Prosecutors probing fire service chief over alleged conflict of interest

Prosecutors probing fire service chief over alleged conflict of interest

Prosecutors in Athens and the Hellenic Police’s (ELAS) Internal Affairs department are investigating allegations that the current head of the country’s fire service, Vasilis Mattheopoulos, violated public sector laws on conflict of interest by presiding over an annual evaluation of fellow officers in the aftermath of the deadly blaze in eastern Attica last year, Kathimerini has learned.

According to sources, the complaint, which was filed about two months ago, alleges that Mattheopoulos should have exempt himself from a fire service council meeting on January 31 that passed over or sent to retirement officers who, like him, were named as suspects or witnesses in the official probe into the deaths of 102 people at the seaside resort of Mati.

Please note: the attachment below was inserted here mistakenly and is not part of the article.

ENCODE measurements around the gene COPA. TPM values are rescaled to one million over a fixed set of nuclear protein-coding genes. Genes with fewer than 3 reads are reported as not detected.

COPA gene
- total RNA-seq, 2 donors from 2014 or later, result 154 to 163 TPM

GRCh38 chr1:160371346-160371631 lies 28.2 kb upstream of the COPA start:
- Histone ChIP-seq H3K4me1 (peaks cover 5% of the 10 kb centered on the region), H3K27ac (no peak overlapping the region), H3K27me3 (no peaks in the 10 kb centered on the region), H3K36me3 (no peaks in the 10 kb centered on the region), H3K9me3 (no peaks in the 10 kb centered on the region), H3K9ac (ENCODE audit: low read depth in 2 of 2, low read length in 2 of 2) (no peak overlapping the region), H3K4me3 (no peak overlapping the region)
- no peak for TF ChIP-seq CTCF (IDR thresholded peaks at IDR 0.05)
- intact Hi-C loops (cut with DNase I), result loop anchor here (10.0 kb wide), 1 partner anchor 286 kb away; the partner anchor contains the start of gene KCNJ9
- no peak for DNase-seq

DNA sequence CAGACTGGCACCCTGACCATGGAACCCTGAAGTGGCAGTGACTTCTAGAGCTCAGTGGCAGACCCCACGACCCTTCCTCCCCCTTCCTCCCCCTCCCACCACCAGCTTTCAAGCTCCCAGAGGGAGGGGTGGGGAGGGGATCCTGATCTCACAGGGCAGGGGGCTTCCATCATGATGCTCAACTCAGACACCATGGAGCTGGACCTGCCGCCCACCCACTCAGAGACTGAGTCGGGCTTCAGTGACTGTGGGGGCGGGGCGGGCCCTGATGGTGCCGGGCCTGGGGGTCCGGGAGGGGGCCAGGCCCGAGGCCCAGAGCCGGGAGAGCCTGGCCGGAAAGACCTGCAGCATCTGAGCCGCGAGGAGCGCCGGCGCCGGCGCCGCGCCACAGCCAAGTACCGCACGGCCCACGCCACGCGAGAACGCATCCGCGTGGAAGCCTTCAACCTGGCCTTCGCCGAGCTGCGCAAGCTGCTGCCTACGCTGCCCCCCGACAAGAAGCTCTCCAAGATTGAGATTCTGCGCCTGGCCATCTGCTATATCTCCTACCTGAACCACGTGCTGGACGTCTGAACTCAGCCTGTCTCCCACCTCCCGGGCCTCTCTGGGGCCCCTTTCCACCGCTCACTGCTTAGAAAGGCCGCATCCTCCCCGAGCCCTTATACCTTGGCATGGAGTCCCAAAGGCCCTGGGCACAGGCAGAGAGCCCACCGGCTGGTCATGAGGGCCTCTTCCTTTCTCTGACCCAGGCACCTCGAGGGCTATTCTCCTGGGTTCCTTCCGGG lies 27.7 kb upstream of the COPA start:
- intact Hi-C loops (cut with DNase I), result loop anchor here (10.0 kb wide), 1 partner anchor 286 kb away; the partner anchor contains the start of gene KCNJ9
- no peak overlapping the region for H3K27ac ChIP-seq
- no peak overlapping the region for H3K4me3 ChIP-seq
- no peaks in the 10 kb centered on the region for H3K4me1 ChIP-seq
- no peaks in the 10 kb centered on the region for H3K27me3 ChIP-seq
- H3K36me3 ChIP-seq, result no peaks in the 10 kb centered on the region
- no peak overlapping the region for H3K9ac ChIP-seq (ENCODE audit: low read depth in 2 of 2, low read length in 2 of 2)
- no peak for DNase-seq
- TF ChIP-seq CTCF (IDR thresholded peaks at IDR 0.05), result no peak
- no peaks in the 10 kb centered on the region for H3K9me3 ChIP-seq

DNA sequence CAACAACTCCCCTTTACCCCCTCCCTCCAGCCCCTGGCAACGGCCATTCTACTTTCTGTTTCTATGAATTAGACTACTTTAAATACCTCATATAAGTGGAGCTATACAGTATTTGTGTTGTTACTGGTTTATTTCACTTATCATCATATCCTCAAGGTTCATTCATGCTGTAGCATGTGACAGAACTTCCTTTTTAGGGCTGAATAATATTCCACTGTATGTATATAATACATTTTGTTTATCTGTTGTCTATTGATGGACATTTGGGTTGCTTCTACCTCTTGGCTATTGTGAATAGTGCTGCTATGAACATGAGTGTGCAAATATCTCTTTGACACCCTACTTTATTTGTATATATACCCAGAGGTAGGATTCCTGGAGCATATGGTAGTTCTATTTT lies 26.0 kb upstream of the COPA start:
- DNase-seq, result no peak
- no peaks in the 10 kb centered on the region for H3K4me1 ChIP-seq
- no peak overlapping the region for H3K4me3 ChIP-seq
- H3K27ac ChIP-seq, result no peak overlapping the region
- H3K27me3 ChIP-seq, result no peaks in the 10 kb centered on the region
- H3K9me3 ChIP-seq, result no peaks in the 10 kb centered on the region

“He should not have participated in the assessment council, but should have abstained, as he could not be objective about these officers,” states the written complaint seen by Kathimerini.

Mattheopoulos is accused of violating article 254 of the Greek penal code which states that “an employee for whom there is a legitimate reason to be exempt from a case and knowingly withholds this fact is punished by at least three months in prison.”

Following seven months of investigations prosecutors in March brought charges of negligent arson, negligent manslaughter and grievous bodily harm through negligence against 20 current and former state officials.

The suspects include Attica Regional Governor Rena Dourou, Marathon Mayor Ilias Psinakis, Rafina Mayor Evangelos Bournous, former general secretary for civil protection Yiannis Kapakis, former fire service chief Sotiris Terzoudis and Vasilis Mattheopoulos – who was then deputy chief.

Charges have also been brought against the 65-year-old man who is believed to have started the blaze by allegedly burned wood outside his home on July 23, in the Daou area of Mount Pendeli.

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